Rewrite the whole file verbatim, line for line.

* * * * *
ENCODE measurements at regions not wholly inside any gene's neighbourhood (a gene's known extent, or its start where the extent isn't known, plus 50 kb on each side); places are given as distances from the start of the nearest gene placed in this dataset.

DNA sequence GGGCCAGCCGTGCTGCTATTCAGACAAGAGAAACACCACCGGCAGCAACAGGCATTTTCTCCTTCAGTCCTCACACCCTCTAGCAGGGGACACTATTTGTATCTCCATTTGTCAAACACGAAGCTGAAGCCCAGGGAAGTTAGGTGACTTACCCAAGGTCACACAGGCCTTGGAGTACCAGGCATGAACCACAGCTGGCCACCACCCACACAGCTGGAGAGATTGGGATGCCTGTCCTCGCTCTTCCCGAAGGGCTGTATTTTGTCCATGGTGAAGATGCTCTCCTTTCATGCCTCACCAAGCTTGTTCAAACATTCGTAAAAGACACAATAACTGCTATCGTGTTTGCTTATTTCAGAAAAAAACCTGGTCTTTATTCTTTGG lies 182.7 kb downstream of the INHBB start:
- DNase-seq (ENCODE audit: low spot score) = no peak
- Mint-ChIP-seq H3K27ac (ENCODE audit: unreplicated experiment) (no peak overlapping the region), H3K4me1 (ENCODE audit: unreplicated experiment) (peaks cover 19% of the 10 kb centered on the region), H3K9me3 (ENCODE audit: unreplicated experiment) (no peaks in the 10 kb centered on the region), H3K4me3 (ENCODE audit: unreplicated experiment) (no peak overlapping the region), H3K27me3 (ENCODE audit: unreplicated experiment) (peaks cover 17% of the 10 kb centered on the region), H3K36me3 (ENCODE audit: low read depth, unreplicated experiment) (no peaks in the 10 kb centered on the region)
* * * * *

ENCODE measurements at regions not wholly inside any gene's neighbourhood (a gene's known extent, or its start where the extent isn't known, plus 50 kb on each side); places are given as distances from the start of the nearest gene placed in this dataset.

DNA sequence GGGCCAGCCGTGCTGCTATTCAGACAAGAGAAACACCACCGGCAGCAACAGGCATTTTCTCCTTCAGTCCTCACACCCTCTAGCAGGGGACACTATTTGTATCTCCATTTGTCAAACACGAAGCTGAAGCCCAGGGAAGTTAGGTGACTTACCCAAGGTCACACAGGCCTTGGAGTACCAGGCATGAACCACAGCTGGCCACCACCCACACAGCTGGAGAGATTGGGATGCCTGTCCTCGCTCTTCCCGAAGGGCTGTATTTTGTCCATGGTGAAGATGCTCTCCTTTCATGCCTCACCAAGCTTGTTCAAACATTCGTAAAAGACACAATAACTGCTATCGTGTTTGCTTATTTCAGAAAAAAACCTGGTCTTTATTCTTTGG lies 182.7 kb downstream of the INHBB start:
- DNase-seq (ENCODE audit: low spot score) = no peak
- Mint-ChIP-seq H3K27ac (ENCODE audit: unreplicated experiment) (no peak overlapping the region), H3K4me1 (ENCODE audit: unreplicated experiment) (peaks cover 19% of the 10 kb centered on the region), H3K9me3 (ENCODE audit: unreplicated experiment) (no peaks in the 10 kb centered on the region), H3K4me3 (ENCODE audit: unreplicated experiment) (no peak overlapping the region), H3K27me3 (ENCODE audit: unreplicated experiment) (peaks cover 17% of the 10 kb centered on the region), H3K36me3 (ENCODE audit: low read depth, unreplicated experiment) (no peaks in the 10 kb centered on the region)